The low-brow should avoid this book. The middle-brow may choose to investigate; they may not. The high-brow will fawn at the pyrotechnics. Writers should appreciate what the author has attempted, what he has accomplished and what he has not, and what he has had to sacrifice to get there.


[I end with a possibility the text does not seem to allow: I had thought (even hoped) that "eraser" was another name for what the Harvey Keitel character did in the American remake of the French film Nikita (i.e., Point of No Return)(the Jean Reno role in the original) and reprised gustily in Tarantino's Pulp Fiction: cleaners, if you will, whose job it is to erase all traces and evidence of the crime/accident/mess. I did not get that sense from the text, however. Of course, it might be there and I just missed it.]


Dan Green said...

"Even though each character has/perceives his own reality from his own vantage point on the world, the subjective traits (attitudes, quirks, ideologies, psychologies, desires, motives) that infest and infect these POVs are not examined."

Why should they be, exactly? Is this the novelist's job, to "examine"? What would such an examination look like?

I'm confused about your use of the term "metaphysical." If "Reality is be all and end all," doesn't that exclude metaphysics?

Jim H. said...

Thanks for your careful read, Dan. Always appreciated.

I take your point: 'developed' might be a more felicitous term than 'examined'. Development is a sort of examination. And, yes, character development is the novelist's job. That's where the 'pity' part of the Aristotelian analysis comes about.

My take on "The Erasers" is that R-G refuses to give us the solution (the closure, the reality) of the story. He gives us glimpses of the facts through the eyes of the 'characters' (such as they are). Limited, subjective glimpses. To me, that is the sole function of characters in this text—to be apertures, as I said, on reality. It is up to the reader to put the various pieces of the picture together—to do the metaphysics, to construct the reality. Something R-G refuses to do.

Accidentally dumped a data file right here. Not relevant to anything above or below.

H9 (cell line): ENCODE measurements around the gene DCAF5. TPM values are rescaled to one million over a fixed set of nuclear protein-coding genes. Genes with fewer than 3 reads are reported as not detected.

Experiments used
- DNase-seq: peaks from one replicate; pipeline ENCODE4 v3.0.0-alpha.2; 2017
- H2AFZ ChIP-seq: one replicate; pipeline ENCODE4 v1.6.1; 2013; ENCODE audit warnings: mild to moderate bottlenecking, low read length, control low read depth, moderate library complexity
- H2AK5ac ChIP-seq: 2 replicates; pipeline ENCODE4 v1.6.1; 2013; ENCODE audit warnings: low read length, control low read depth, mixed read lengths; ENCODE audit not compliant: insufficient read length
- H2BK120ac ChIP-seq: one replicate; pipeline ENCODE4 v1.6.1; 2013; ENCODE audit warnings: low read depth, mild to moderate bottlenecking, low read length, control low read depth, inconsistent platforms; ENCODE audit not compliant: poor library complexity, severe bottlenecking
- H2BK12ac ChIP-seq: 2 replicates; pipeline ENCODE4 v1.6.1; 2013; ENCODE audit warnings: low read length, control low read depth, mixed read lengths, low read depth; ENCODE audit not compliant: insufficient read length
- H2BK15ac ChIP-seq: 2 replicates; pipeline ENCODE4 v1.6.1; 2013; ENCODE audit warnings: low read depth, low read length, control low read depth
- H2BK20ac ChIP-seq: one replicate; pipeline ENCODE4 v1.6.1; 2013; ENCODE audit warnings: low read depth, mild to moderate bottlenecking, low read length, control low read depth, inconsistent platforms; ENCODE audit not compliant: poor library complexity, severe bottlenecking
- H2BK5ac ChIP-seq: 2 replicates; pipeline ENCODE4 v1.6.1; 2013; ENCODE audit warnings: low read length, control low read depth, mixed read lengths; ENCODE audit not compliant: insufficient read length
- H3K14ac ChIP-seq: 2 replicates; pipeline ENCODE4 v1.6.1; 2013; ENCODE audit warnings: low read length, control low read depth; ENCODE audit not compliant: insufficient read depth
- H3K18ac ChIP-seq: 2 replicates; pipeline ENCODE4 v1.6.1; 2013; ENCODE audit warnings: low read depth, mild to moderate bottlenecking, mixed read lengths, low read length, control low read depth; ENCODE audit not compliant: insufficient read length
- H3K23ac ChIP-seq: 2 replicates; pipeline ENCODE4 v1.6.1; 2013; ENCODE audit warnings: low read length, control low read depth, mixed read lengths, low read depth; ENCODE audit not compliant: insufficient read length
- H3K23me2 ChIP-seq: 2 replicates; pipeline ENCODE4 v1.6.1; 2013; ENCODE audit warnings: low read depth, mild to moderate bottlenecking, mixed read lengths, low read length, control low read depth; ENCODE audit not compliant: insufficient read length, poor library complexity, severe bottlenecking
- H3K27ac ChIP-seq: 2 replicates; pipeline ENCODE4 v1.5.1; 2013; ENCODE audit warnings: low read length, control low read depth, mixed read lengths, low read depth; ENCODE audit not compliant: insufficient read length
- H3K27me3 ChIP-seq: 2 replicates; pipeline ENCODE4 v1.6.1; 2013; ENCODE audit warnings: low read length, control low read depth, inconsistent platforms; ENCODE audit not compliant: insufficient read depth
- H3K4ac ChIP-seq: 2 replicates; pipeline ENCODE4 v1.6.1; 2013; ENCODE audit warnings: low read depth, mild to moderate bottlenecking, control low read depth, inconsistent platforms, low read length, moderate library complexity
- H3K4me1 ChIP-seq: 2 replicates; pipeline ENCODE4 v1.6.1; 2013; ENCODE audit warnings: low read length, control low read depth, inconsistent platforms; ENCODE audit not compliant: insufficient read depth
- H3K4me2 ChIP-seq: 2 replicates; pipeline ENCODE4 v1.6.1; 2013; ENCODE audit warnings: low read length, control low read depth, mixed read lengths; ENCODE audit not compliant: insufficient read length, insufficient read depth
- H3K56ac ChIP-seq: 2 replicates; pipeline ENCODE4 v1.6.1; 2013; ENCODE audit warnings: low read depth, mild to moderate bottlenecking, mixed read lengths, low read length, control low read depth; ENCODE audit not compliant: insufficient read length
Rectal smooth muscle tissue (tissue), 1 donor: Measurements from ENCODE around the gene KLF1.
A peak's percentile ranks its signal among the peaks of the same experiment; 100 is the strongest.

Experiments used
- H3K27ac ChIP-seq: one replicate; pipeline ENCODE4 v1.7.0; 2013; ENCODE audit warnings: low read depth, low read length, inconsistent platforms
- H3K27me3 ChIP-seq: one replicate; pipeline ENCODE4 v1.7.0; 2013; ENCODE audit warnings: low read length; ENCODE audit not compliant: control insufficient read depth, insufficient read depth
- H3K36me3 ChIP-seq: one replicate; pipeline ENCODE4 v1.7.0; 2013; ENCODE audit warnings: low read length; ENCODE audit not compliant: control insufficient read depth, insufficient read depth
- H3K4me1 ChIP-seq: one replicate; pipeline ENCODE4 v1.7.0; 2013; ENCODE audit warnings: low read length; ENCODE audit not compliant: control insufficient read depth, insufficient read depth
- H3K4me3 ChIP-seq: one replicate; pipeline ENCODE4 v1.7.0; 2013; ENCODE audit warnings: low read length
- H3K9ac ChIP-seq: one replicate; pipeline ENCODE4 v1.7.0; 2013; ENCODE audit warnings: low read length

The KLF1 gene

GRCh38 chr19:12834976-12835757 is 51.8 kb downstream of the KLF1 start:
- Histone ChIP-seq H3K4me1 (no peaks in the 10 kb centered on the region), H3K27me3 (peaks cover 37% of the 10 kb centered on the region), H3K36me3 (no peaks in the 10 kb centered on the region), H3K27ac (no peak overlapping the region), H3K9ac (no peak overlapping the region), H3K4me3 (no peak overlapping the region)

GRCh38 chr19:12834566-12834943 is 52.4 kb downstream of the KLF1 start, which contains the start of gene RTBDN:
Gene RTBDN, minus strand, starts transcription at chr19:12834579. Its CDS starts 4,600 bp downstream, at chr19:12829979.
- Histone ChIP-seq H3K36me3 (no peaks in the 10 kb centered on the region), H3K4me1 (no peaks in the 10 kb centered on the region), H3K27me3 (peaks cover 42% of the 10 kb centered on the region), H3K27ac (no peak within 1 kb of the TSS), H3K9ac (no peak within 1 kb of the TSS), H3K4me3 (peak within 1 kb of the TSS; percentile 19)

Jim H.

Dan Green said...

I don't want to be overly contentious, but when you say "character development is the novelist's job," are you taking that out of a novelist's job description handbook or something? Who says? Can't a novelist deliberately refuse character development and still be a novelist?

I guess it's still unclear to me how presenting or receiving an incomplete or "limited" depiction of reality amounts to a metaphysics. Don't we all have an incomplete or limited perspective on "facts" already?

Frances Madeson said...

Call 555-4444! I'm verklempt; (moan, growl, other-worldly animal sound) it actually hurts how brilliant he is, like butter. So, yeah, re: content and prescience...

Did you ever read Wells' The Croquet Player? Written in 1936, it anticipates the zeitgeist in which the third Reich took root, while attempting almost epidemiologically to nail down in language (see why I love him already?) something otherwise amorphous—the process by which the infection of fear spreads from human carrier to human.

Yeah, I'm reading his night mind, but that was the effect RG was going for (not with a focus on human emotions but reflection on events, the motivations for the baby-steps people actually took on their streets, in their shops and homes and civic institutions—not so much what did you do (or not do) in the war, daddy?, but why?), but all the while dissecting events of the crime, writ-- relative to the magnitude of the Holocaust--microscopically small, in retrospect. So, just the way he's fooling around with the lenses makes me know I'm going to spend the rest of my life honoring and praising him whenever I get the chance. He's an innovator, a really good one, too. That's rare and precious.

A child of engineers, it's like he custom-built a bicycle where you have to peddle forward in order to to go backward. And did it with a deceiving sense of cool, all the while his whole head was on fire from what he had personally witnessed and participated in, knowledge that demanded to be integrated into a societal whole, not furtively stowed in an off-site warehouse named “Dr. Evil's Phantasmagoria and Storage—U Pay Less.”